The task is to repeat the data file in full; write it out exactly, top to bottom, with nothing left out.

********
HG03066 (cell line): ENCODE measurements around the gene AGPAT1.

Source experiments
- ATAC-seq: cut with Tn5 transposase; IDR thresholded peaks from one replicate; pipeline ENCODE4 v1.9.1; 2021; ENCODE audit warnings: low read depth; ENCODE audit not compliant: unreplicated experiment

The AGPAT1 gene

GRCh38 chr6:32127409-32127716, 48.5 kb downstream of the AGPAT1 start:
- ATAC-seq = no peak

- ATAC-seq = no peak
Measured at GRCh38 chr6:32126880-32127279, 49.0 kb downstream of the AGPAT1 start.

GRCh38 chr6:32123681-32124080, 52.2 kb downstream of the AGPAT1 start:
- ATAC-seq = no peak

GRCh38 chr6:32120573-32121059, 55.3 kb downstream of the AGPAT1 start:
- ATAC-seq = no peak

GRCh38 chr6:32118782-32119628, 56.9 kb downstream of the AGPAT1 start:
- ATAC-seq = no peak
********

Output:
HG03066 (cell line): ENCODE measurements around the gene AGPAT1.

Source experiments
- ATAC-seq: cut with Tn5 transposase; IDR thresholded peaks from one replicate; pipeline ENCODE4 v1.9.1; 2021; ENCODE audit warnings: low read depth; ENCODE audit not compliant: unreplicated experiment

The AGPAT1 gene

GRCh38 chr6:32127409-32127716, 48.5 kb downstream of the AGPAT1 start:
- ATAC-seq = no peak

- ATAC-seq = no peak
Measured at GRCh38 chr6:32126880-32127279, 49.0 kb downstream of the AGPAT1 start.

GRCh38 chr6:32123681-32124080, 52.2 kb downstream of the AGPAT1 start:
- ATAC-seq = no peak

GRCh38 chr6:32120573-32121059, 55.3 kb downstream of the AGPAT1 start:
- ATAC-seq = no peak

GRCh38 chr6:32118782-32119628, 56.9 kb downstream of the AGPAT1 start:
- ATAC-seq = no peak